Property from the Collection of John W. Kluge Sold to Benefit Columbia University
Henry Moore (1898-1986)

Figure in Shelter

Henry Moore (1898-1986)
Figure in Shelter
signed and numbered 'Moore 4/6' (on the top of the base)
bronze with golden brown patina
Height (including base): 72 in. (182.9 cm.)
Conceived in 1985 and cast in the artist's lifetime
Georgetown Gallery of Art, Washington, D.C.
Acquired from the above by the previous owner, 10 November 1992.
A. Bowness, ed., Henry Moore, Complete Sculpture 1980-86, London, 1988, vol. 6, p. 30, no. 652a (another cast illustrated, pl. 25).
D. Mitchinson, Celebrating Moore, Los Angeles, 1998, p. 310, no. 237 (monumental version illustrated in color, p. 309).

Lot Essay

The title Figure in a Shelter immediately brings to mind Moore's famous drawings of Londoners huddled in the tunnels and stations of the city underground during the German aerial blitz in 1940-1942. This is indeed a valid point of reference, but not the only one; Moore is also suggesting a more universal yearning on the part of humanity for shelter within a protective space. On yet another level, A Figure in a Shelter is the outcome of an abstract conception, a dialogue between two opposing but complementary ideas, in which one sculptural form is enclosed within another. This theme, to which Moore referred as Internal and External Forms, can be traced in various works throughout his career. While these works may have originated with a war-related source, the overall theme soon expanded in scope to incorporate to other allusions as well, as Moore recalled in a 1980 conversation with David Mitchinson:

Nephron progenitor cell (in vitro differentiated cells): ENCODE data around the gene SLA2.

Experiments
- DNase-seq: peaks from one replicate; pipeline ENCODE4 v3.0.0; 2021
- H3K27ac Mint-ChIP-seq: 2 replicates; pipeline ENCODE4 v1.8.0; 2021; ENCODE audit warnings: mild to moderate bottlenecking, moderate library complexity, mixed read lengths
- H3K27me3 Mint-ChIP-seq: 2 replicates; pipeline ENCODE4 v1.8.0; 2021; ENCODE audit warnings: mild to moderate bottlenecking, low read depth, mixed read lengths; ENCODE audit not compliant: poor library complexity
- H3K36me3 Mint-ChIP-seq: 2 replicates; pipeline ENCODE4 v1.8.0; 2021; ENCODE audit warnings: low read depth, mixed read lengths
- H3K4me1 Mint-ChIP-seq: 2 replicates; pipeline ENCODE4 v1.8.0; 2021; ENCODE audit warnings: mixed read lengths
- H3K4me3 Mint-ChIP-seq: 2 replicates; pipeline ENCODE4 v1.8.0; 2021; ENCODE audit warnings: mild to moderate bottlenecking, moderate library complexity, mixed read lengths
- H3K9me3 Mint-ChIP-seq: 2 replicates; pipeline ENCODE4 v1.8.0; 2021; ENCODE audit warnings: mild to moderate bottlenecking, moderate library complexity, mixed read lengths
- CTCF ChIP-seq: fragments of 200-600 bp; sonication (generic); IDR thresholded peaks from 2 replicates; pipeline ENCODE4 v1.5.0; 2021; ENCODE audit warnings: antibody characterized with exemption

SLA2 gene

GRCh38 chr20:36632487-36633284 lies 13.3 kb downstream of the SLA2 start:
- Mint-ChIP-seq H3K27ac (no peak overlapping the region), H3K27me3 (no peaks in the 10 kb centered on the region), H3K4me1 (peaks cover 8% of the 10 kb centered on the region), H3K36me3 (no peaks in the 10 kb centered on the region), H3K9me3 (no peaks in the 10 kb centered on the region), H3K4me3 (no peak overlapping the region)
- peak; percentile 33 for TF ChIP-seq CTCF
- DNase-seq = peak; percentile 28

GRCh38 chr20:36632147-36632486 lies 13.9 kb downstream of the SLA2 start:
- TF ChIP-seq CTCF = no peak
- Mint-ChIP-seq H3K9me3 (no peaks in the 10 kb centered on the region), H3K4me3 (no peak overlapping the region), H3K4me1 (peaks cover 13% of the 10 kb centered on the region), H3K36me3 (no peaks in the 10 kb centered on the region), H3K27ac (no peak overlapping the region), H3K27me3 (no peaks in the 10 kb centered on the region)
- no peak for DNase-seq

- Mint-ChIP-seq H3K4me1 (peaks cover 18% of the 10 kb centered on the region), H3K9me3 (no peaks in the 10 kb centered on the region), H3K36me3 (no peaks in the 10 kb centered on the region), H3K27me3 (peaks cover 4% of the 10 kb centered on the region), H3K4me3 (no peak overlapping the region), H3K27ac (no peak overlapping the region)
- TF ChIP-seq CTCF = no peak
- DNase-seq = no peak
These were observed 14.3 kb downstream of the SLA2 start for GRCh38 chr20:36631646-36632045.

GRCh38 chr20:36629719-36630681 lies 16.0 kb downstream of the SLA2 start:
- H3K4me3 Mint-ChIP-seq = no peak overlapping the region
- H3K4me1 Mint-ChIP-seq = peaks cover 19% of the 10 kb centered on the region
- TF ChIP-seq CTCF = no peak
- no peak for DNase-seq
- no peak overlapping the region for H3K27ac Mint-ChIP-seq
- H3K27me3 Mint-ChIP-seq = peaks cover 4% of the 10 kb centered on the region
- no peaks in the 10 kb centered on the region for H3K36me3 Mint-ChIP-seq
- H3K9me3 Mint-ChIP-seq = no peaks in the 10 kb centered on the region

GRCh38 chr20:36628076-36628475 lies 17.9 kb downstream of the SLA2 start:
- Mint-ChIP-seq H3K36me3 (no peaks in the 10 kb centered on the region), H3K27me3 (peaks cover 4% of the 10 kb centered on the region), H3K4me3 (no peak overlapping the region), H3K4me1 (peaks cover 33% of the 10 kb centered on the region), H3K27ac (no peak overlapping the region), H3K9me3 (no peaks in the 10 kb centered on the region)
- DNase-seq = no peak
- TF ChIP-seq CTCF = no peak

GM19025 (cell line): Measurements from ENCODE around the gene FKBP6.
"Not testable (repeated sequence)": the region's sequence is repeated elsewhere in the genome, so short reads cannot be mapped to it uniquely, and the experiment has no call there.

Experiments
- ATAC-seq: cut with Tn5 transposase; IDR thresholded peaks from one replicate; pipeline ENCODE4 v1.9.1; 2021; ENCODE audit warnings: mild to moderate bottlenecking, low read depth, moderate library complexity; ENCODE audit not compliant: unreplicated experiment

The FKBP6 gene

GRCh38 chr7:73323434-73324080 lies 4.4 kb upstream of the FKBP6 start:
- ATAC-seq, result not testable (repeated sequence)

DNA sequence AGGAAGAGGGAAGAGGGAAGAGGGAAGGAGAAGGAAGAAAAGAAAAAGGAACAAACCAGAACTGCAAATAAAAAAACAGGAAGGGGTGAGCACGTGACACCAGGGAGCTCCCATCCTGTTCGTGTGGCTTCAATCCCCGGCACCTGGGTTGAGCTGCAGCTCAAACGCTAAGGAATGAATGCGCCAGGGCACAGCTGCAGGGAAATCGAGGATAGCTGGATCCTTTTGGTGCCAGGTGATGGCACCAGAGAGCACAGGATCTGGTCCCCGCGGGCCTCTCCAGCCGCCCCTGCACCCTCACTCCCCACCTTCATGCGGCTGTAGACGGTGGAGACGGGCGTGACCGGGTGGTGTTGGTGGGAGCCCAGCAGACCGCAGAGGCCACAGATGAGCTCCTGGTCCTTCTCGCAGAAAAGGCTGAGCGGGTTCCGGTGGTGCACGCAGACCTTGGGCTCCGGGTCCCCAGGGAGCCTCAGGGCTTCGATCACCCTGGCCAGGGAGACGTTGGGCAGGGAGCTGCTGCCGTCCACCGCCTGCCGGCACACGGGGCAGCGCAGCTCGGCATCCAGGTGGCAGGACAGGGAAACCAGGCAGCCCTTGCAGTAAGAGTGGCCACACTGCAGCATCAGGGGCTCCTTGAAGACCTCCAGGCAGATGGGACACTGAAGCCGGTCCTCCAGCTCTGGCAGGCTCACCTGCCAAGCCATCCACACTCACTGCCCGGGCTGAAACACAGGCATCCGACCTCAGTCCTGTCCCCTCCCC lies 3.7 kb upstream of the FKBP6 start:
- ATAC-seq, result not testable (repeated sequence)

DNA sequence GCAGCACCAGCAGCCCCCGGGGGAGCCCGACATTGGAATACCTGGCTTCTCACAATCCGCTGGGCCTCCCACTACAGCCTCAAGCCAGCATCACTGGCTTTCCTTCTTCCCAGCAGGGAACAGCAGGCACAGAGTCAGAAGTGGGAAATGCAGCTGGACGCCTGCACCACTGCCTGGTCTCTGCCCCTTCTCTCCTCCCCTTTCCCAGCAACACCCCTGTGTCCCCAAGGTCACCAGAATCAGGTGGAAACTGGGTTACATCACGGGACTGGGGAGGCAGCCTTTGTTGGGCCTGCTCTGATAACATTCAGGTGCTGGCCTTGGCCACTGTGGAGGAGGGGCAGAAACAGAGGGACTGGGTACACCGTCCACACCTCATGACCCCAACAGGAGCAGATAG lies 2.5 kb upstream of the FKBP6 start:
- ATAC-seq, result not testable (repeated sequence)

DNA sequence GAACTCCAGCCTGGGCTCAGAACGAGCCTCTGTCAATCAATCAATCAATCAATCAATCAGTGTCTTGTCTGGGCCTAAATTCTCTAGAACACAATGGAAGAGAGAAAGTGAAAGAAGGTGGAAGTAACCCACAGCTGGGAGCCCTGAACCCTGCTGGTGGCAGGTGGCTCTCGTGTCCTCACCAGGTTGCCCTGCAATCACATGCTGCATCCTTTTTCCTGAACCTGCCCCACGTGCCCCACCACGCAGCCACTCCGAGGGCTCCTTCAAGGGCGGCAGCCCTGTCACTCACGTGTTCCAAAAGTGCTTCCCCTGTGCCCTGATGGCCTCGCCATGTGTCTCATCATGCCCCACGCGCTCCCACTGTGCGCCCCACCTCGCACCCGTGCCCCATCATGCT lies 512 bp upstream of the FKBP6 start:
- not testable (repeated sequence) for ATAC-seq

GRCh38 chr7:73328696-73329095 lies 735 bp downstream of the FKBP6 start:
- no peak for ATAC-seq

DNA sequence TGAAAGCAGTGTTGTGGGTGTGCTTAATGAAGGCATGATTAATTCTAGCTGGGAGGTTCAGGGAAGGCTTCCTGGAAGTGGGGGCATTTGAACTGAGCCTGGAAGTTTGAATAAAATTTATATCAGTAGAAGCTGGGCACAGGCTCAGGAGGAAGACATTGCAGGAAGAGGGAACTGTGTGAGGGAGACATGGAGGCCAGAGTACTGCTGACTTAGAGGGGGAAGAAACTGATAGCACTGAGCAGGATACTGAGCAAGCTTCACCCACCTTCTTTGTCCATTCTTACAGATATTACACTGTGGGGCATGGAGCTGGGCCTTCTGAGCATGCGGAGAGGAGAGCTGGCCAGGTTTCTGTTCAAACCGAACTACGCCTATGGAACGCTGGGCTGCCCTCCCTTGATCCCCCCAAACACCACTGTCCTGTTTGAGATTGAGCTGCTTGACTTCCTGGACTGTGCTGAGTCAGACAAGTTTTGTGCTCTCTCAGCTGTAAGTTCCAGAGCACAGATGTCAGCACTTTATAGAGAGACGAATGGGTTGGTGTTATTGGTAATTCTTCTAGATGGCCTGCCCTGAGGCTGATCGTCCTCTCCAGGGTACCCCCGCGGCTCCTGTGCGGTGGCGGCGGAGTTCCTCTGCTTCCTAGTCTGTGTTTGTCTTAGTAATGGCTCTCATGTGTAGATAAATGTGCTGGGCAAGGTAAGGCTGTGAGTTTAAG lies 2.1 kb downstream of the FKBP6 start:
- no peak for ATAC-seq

"The idea of one form inside another form may owe some of its incipient beginnings to my interest at one stage when I discovered armour. I spent many hours in the Wallace Collection, in London, looking at armour. Now armour is an outside shell like the shell of a snail which is there to protect the more vulnerable forms inside, as it is in human armour which is hard and put on to protect the soft body. This has led sometimes to the idea of the Mother and Child where the outer form, the mother, is protecting the inner form, the child, like a mother does protect her child" (quoted in A. Wilkinson, Henry Moore: Writings and Conversations, Berkeley, 2002, pp. 213-214).

The sculptor has moreover recounted elsewhere: "It may be that I remembered reading stories that impressed me and Wyndham Lewis talking about the shell of a lobster covering the soft flesh inside. This became an established idea with me--that of an outer protection to an inner form, and it may have something to do with the mother and child idea; that is where there is the relation of the big thing to the little thing, and the protection idea. The helmet is a kind of protection thing, too, and it became a recording of things inside other things. The mystery of semi-obscurity where one can only half distinguish something. In the helmet you do not quite know what is inside" (quoted in ibid., p. 214).